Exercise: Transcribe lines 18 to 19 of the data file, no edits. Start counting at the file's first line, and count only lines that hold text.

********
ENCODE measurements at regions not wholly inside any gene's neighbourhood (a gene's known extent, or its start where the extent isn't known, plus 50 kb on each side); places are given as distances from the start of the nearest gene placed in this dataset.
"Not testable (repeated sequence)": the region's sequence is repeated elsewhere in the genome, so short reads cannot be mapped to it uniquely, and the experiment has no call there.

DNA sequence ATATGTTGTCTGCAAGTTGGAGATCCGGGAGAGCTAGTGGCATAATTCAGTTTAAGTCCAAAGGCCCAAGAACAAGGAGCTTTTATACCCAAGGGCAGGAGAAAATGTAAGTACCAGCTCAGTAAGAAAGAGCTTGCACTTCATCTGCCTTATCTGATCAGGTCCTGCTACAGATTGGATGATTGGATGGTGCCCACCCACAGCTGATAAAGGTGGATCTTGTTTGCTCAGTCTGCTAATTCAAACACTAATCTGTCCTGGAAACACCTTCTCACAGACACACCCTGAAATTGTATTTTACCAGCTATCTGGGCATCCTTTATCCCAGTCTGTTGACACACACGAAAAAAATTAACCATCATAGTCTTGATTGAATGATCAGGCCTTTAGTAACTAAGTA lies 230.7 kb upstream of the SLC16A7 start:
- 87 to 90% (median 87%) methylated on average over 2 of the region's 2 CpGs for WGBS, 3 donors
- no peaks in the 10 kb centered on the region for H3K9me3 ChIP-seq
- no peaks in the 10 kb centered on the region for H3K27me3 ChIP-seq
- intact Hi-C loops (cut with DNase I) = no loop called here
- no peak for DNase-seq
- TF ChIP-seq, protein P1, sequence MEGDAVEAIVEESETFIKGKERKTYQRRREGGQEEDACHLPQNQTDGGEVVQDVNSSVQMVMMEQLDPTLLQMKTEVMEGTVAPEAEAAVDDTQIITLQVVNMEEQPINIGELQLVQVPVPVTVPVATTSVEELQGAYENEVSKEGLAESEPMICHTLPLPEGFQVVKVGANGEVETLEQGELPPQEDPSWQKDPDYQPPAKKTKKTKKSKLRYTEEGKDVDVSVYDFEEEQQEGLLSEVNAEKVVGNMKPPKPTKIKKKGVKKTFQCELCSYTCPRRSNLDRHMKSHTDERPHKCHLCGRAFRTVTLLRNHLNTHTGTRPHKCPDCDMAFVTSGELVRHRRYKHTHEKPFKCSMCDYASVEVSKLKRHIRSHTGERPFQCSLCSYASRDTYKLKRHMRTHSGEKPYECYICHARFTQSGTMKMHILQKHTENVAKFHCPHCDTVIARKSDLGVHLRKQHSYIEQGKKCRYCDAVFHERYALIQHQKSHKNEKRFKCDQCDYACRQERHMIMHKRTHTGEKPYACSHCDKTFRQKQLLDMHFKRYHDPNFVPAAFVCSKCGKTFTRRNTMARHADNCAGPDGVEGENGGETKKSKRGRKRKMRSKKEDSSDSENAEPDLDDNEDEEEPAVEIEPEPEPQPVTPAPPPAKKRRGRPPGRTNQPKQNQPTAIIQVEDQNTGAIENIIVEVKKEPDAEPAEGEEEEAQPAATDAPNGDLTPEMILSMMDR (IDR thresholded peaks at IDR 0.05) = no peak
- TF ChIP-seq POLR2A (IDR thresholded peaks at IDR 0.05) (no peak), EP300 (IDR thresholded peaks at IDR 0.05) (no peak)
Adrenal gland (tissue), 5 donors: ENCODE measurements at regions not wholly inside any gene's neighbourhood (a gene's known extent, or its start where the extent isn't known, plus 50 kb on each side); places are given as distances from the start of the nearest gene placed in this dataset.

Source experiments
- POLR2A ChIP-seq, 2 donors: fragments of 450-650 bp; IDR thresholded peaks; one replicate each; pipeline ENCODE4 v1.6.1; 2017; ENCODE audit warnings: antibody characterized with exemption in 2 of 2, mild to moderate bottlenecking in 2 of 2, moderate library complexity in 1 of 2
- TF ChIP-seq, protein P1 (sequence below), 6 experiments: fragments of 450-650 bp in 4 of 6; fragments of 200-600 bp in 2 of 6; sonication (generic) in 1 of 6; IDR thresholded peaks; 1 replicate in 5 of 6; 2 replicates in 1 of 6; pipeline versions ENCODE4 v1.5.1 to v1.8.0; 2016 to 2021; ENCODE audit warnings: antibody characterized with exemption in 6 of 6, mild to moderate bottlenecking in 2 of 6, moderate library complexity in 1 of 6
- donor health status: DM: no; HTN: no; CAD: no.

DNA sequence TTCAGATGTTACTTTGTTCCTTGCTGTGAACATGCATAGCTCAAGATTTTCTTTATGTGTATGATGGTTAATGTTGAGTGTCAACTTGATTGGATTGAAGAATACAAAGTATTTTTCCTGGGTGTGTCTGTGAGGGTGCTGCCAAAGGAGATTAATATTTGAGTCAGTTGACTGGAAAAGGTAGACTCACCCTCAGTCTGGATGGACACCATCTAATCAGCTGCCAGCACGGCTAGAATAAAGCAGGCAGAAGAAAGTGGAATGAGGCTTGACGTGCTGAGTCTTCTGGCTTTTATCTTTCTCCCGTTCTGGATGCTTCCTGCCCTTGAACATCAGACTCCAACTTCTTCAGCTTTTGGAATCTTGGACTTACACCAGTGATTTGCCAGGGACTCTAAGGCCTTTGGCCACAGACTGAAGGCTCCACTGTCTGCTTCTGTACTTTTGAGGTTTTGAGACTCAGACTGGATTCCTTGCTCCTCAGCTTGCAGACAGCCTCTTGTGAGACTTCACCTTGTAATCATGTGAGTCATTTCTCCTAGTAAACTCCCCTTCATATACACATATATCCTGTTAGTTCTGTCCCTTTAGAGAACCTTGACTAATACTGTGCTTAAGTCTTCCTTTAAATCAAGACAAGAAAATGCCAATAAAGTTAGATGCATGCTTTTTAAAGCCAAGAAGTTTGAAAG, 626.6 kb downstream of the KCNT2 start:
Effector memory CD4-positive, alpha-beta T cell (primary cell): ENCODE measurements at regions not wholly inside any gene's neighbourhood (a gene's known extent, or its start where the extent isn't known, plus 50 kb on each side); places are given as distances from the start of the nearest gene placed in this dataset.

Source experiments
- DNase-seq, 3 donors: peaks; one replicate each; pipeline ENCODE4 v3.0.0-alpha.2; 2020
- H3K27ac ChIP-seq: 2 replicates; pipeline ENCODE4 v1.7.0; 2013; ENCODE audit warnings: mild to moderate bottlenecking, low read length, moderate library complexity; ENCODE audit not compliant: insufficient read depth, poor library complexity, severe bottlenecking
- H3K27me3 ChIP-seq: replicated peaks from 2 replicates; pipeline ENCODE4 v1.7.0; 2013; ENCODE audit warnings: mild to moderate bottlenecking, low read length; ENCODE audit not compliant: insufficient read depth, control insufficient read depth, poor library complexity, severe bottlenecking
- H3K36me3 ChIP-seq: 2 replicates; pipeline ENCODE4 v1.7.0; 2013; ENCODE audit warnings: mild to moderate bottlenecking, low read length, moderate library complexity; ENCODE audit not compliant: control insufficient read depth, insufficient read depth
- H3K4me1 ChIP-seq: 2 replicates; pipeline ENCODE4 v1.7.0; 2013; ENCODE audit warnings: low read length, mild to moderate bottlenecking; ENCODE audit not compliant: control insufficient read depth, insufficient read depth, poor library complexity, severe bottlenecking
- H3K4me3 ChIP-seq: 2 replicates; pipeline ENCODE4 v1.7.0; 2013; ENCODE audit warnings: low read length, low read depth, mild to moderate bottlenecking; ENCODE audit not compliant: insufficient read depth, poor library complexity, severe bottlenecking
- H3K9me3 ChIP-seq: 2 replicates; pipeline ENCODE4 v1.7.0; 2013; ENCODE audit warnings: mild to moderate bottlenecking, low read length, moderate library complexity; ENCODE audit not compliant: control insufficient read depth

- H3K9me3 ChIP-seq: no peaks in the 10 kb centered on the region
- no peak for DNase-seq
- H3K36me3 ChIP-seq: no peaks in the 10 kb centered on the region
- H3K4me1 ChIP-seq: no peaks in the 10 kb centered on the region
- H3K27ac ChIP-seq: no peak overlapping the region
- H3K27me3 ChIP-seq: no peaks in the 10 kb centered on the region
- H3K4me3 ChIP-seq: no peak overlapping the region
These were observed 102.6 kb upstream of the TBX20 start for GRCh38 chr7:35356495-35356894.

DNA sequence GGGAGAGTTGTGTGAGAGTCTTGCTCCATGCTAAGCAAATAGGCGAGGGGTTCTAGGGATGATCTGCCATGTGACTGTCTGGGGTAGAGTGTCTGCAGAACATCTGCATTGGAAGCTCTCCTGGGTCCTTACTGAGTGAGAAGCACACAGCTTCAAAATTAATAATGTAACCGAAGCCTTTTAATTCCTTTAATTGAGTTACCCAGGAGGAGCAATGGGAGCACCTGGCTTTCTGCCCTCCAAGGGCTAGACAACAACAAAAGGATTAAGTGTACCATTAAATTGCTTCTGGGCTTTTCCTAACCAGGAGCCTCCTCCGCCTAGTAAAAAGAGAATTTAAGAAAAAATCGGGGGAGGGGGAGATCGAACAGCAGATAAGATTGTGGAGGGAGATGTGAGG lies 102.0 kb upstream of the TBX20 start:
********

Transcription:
Source experiments
- DNase-seq, 3 donors: peaks; one replicate each; pipeline ENCODE4 v3.0.0-alpha.2; 2020